Oscillatory Control of Notch Signaling in Development.
The Notch effectors Hes1 and Hes7 and the Notch ligand Delta-like1 (Dll1) are expressed in an oscillatory manner during neurogenesis and somitogenesis. These two biological events exhibit different types of oscillations: anti-/out-of-phase oscillation in neural stem cells during neurogenesis and in-phase oscillation in presomitic mesoderm (PSM) cells during somitogenesis. Accelerated or delayed Dll1 expression by shortening or elongating the size of the Dll1 gene, respectively, dampens or quenches Dll1 oscillation at intermediate levels, a phenomenon known as "amplitude/oscillation death" of coupled oscillators. Under this condition, both Hes1 oscillation in neural stem cells and Hes7 oscillation in PSM cells are also dampened. As a result, maintenance of neural stem cells is impaired, leading to microcephaly, while somite segmentation is impaired, leading to severe fusion of somites and their derivatives, such as vertebrae and ribs. Thus, the appropriate timing of Dll1 expression is critical for the oscillatory expression in Notch signaling and normal processes of neurogenesis and somitogenesis. Optogenetic analysis indicated that Dll1 oscillations transfer the oscillatory information between neighboring cells, which may induce anti-/out-of-phase and in-phase oscillations depending on the delay in signaling transmission. These oscillatory dynamics can be described in a unified manner by mathematical modeling.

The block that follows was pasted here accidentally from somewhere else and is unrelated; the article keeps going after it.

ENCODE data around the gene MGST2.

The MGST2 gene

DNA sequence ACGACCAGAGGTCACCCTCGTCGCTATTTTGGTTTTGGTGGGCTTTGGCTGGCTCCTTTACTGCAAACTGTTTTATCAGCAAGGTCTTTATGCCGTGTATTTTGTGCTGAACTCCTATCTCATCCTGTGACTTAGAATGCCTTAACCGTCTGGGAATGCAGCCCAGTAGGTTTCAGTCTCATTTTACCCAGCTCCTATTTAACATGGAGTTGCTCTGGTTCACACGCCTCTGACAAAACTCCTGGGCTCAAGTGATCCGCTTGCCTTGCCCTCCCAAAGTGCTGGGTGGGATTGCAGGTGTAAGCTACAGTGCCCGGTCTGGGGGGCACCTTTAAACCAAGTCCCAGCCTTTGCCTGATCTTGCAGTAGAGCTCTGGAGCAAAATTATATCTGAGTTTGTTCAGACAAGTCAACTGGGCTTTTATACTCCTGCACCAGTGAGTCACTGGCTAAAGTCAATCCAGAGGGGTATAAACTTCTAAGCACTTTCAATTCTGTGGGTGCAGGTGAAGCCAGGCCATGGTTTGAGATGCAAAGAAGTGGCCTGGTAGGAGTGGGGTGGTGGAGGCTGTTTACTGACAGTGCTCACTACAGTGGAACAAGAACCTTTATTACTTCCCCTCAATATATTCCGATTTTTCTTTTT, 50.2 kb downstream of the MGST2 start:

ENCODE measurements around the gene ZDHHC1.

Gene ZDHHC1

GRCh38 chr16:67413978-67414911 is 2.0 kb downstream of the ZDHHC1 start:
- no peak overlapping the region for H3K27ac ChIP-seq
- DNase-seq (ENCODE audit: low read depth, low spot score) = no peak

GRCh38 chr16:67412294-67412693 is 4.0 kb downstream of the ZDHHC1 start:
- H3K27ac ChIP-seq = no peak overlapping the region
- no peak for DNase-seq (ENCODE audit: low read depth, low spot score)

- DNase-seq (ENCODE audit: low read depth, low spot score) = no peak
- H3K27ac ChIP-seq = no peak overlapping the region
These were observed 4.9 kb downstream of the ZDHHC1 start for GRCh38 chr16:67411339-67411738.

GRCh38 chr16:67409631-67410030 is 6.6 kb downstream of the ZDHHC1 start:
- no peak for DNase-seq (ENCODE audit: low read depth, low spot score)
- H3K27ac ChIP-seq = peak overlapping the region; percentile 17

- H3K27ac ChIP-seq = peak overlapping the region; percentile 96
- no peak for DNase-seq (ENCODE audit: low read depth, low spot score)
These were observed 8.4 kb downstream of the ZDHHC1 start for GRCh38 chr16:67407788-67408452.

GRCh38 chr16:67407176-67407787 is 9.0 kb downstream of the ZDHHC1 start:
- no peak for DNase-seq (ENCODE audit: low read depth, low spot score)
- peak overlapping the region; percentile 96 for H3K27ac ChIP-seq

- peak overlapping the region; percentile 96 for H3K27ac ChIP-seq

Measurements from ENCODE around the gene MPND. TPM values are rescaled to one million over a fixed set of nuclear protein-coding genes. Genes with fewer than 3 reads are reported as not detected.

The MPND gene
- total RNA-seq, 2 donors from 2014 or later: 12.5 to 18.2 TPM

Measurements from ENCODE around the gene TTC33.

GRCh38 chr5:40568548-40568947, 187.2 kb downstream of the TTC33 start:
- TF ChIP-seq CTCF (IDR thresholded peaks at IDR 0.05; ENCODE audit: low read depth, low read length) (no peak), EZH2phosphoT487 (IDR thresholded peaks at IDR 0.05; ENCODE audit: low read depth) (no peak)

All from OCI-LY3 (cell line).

Illuminating pathogen-host intimacy through optogenetics.
The birth and subsequent evolution of optogenetics has resulted in an unprecedented advancement in our understanding of the brain. Its outstanding success does usher wider applications; however, the tool remains still largely relegated to neuroscience. Here, we introduce selected aspects of optogenetics with potential applications in infection biology that will not only answer long-standing questions about intracellular pathogens (parasites, bacteria, viruses) but also broaden the dimension of current research in entwined models. In this essay, we illustrate how a judicious integration of optogenetics with routine methods can illuminate the host-pathogen interactions in a way that has not been feasible otherwise.
Shining light on spindle positioning.
Optogenetic approaches are leading to a better understanding of the forces that determine the plane of cell division.
Blue-Light Receptors for Optogenetics.